A day in the life of a plant scientist


Check out my Storify post for an insight into the day-to-day world of science (and what it’s like to be a PhD student at the University of Bristol!)

Click here to visit my post!


What’s all this then?

Hi, I’m Sarah Jose and I’m in my second year of a PhD in plant sciences at the University of Bristol.

I’m sitting here writing because I want to tell the world about how AWESOME plants are! There are a lot of blogs out there about human-y subjects like medicine and psychology, but I want to get into how plants can do all the fantastic things that we take for granted.

I love writing about science (both academically and in the “real world”), so I started this blog to start some conversations about fantastic plant research. I’m talking to non-scientists about what has been found and why it’s great. 

A bit about my work

I should probably add a bit about my research so far, since it’s unlikely to be published for me to blog about any time soon!

I am looking into the link between the development of the microscopic pores on the leaves (known as stomata) and the waxy surfaces of the plant. Stomata let CO2 into the leaf fOpen and closed barley stomataor photosynthesis, but whilst open they let water escape. Plants have to open and close these pores to balance having enough CO2 with not dehydrating too much. The waxy surfaces on leaves help by not letting water escape from anywhere else. A few genes have been found that affect both the amount of wax and the amount of stomata that a plant produces, and I want to find out exactly what’s going on!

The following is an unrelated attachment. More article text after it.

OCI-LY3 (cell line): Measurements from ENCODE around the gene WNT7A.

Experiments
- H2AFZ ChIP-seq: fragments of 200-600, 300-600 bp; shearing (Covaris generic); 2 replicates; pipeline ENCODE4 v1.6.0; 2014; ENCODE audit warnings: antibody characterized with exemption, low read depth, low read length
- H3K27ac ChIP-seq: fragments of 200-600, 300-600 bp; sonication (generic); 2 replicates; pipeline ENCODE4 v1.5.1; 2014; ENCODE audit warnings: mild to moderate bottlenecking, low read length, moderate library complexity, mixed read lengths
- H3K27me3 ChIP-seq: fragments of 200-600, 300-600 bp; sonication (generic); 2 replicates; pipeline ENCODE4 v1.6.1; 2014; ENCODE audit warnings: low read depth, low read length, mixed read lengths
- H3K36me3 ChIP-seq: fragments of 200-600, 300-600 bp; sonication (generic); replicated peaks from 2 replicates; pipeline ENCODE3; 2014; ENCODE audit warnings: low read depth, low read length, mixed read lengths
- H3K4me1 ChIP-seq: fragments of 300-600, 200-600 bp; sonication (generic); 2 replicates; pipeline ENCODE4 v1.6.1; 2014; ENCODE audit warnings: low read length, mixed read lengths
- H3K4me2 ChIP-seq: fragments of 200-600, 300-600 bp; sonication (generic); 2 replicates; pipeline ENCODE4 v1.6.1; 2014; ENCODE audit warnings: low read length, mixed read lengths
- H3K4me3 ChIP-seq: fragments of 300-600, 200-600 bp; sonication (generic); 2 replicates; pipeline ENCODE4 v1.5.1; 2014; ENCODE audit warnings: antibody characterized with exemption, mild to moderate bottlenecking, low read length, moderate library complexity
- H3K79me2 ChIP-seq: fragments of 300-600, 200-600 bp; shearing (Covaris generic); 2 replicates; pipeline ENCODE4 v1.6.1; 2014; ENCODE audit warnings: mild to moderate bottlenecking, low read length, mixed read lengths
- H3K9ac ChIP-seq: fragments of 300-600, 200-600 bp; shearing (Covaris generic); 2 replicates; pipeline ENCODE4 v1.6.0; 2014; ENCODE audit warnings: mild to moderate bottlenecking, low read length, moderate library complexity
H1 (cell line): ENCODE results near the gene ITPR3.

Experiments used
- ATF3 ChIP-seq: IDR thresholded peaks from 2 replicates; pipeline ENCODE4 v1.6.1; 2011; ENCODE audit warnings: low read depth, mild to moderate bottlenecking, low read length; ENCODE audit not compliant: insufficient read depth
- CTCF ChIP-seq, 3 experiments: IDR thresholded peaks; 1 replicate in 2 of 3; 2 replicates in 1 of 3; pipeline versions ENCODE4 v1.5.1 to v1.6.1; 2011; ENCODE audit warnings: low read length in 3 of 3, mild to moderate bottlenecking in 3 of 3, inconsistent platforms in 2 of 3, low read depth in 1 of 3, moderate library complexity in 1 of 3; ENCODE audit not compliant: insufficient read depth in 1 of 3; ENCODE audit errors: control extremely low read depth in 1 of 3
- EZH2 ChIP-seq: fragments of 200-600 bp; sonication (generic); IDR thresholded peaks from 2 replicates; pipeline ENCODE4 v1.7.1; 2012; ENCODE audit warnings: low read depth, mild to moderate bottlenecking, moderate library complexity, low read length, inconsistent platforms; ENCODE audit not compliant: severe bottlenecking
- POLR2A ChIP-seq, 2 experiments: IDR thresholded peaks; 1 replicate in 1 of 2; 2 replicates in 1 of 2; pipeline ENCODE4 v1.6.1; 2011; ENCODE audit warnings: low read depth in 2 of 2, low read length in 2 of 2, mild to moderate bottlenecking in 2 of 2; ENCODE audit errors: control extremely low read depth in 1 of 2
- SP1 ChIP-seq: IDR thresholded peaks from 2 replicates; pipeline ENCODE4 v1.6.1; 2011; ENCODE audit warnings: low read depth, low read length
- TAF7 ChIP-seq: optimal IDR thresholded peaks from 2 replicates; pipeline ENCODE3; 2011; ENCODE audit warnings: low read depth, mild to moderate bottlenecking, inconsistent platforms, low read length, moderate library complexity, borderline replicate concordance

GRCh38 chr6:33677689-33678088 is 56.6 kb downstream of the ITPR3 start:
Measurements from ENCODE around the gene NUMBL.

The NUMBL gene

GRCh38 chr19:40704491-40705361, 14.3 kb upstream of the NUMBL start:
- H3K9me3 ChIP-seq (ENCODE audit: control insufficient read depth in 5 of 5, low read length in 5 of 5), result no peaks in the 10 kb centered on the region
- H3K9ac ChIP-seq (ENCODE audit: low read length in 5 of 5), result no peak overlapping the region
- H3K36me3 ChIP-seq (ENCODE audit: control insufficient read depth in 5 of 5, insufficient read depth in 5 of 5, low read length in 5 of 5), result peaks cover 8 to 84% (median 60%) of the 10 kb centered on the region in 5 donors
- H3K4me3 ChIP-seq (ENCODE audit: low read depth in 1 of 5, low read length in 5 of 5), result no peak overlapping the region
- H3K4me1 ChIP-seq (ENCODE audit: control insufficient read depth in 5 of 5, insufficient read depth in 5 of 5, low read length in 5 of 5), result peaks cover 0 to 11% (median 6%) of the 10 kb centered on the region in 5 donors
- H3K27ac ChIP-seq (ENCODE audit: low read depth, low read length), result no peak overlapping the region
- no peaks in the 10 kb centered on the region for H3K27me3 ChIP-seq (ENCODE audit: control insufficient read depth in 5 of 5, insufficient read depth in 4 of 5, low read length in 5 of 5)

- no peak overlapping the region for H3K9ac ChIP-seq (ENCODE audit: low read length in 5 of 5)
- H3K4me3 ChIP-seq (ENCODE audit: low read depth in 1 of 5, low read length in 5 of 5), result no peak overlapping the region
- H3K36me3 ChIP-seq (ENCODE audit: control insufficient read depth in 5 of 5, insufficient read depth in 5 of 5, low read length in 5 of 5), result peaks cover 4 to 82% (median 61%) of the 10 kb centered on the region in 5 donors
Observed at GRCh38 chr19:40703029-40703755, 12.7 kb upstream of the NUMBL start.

Why is this important? We’re going to need to feed a lot more people in the future, growing more crops in less land using less water. If we can understand how and why different types of leaf wax affect stomata development and water loss from plants, we can apply this to crops in the real world. This might mean genetically modifying plants to produce different types of leaf wax, but it might also be as simple as finding new waxy types of plants grown by conventional plant breeders.


Keep in touch

If you enjoy an article, please leave a comment. If not, leave one to say what you disagree with. Whether you are a plant nerd like me or an accidental stumbler into my path, stay for a while and lets talk plants!

I tweet about science-y things: @JoseSci

I write about the environment and research at the University of Bristol for the Cabot Institute blog. You can find highlights on my Around the Web page above.